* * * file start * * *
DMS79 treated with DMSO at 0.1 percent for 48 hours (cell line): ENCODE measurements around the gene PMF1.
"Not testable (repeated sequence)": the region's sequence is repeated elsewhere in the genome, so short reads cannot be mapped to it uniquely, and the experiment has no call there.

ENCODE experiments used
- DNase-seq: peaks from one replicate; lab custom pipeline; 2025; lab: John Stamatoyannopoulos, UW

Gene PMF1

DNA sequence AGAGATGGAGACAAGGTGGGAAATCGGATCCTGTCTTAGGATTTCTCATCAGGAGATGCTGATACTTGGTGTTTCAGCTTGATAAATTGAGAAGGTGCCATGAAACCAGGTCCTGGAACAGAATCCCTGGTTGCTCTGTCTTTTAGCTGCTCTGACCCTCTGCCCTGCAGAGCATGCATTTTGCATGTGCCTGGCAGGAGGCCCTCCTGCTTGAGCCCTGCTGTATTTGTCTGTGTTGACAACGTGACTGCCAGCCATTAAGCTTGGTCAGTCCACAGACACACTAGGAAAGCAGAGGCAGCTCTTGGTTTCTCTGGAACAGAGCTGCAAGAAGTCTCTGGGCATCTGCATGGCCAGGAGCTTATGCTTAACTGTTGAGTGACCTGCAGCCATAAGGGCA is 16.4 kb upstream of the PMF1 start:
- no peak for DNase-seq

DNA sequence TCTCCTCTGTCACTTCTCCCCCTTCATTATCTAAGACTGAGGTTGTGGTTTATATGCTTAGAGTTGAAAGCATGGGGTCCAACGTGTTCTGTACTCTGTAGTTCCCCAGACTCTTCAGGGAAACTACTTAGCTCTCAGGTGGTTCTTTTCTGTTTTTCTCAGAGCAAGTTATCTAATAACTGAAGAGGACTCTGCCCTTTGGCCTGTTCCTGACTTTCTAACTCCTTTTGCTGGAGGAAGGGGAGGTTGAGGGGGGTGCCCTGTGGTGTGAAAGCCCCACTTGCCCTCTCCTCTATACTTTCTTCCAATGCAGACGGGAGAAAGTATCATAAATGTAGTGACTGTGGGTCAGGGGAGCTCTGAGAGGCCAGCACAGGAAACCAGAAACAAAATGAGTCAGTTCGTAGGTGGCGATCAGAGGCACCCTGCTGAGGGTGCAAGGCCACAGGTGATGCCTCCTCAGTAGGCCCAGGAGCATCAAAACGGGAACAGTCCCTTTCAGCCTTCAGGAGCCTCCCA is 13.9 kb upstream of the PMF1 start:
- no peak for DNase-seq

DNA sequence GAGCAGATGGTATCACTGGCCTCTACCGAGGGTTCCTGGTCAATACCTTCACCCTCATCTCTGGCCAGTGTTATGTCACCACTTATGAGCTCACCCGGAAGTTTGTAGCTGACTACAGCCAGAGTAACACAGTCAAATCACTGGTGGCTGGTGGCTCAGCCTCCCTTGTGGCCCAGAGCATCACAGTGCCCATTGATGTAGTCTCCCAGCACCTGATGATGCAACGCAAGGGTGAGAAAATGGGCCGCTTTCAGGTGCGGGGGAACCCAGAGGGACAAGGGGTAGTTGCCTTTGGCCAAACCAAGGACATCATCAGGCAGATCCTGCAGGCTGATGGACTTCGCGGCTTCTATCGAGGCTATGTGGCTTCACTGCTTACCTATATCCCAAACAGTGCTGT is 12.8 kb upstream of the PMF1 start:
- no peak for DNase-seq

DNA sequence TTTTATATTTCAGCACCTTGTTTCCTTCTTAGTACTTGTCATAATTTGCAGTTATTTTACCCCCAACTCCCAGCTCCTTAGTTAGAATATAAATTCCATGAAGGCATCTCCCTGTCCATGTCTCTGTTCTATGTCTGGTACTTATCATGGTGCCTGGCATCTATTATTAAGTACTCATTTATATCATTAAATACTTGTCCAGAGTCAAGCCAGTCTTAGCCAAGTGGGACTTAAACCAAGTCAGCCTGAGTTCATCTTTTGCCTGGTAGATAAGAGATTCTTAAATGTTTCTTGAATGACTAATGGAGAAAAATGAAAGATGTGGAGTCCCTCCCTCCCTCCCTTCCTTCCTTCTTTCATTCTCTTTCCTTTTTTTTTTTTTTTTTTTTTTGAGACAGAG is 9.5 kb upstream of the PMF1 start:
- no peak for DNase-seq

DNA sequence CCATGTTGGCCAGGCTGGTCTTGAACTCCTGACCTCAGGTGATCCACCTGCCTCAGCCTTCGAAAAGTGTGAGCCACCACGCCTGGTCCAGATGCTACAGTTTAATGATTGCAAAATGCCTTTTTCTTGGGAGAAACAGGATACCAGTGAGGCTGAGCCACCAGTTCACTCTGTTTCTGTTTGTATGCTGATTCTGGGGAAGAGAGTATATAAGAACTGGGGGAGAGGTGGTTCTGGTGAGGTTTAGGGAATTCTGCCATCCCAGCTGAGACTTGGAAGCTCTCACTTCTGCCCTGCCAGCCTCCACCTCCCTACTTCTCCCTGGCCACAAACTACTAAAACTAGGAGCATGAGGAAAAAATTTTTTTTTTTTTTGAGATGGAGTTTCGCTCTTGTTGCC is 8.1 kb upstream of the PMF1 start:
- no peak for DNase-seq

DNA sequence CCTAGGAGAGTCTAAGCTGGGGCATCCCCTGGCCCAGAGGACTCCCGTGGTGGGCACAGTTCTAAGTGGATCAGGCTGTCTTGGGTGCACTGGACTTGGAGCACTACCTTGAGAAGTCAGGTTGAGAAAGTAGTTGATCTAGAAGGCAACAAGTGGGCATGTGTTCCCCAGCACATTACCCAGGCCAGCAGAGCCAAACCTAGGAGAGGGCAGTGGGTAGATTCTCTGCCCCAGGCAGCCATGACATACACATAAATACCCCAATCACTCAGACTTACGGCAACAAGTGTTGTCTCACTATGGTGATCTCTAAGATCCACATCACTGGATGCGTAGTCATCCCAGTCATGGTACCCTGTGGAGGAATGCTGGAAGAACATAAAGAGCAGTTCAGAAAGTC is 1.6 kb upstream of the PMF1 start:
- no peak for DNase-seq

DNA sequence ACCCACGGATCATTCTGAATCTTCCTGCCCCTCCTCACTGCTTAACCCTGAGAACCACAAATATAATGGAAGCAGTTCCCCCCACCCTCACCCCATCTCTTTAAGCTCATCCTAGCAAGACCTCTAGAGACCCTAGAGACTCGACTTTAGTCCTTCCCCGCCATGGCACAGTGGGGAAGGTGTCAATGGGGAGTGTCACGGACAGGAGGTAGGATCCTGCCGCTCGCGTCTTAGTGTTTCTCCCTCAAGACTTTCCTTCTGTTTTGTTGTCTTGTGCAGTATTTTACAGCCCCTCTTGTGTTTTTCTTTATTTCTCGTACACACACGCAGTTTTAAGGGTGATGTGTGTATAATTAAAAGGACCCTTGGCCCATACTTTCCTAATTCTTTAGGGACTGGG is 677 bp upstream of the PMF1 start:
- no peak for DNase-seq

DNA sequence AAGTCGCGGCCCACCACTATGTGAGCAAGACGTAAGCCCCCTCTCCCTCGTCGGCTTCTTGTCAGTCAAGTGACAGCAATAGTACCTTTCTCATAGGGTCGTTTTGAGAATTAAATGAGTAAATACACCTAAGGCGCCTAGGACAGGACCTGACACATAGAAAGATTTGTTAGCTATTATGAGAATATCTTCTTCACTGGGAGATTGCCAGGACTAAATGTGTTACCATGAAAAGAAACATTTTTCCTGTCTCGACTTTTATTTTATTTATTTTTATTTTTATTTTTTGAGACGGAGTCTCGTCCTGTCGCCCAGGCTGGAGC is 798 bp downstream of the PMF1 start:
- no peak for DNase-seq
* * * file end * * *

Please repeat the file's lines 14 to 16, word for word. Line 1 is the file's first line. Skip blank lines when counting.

DNA sequence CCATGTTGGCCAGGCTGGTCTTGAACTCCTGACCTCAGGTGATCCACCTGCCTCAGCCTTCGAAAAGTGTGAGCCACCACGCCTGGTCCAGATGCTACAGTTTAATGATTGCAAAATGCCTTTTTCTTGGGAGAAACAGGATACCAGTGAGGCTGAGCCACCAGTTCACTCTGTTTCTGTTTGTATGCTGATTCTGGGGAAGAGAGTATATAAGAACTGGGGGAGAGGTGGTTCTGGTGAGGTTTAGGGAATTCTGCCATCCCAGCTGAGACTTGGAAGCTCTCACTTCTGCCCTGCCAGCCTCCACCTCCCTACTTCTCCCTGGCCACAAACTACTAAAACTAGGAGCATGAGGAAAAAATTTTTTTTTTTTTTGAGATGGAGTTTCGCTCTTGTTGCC is 8.1 kb upstream of the PMF1 start:
- no peak for DNase-seq

DNA sequence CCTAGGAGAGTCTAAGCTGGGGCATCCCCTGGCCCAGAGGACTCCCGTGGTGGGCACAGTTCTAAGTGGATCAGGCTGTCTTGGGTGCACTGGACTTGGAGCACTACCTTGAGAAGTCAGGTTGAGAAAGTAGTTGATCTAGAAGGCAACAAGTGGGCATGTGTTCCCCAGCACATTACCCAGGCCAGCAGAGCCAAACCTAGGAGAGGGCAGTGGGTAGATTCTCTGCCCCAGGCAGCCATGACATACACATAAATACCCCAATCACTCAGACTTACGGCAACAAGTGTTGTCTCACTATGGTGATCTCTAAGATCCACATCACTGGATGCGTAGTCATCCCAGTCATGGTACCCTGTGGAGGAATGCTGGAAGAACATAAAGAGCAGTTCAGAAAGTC is 1.6 kb upstream of the PMF1 start: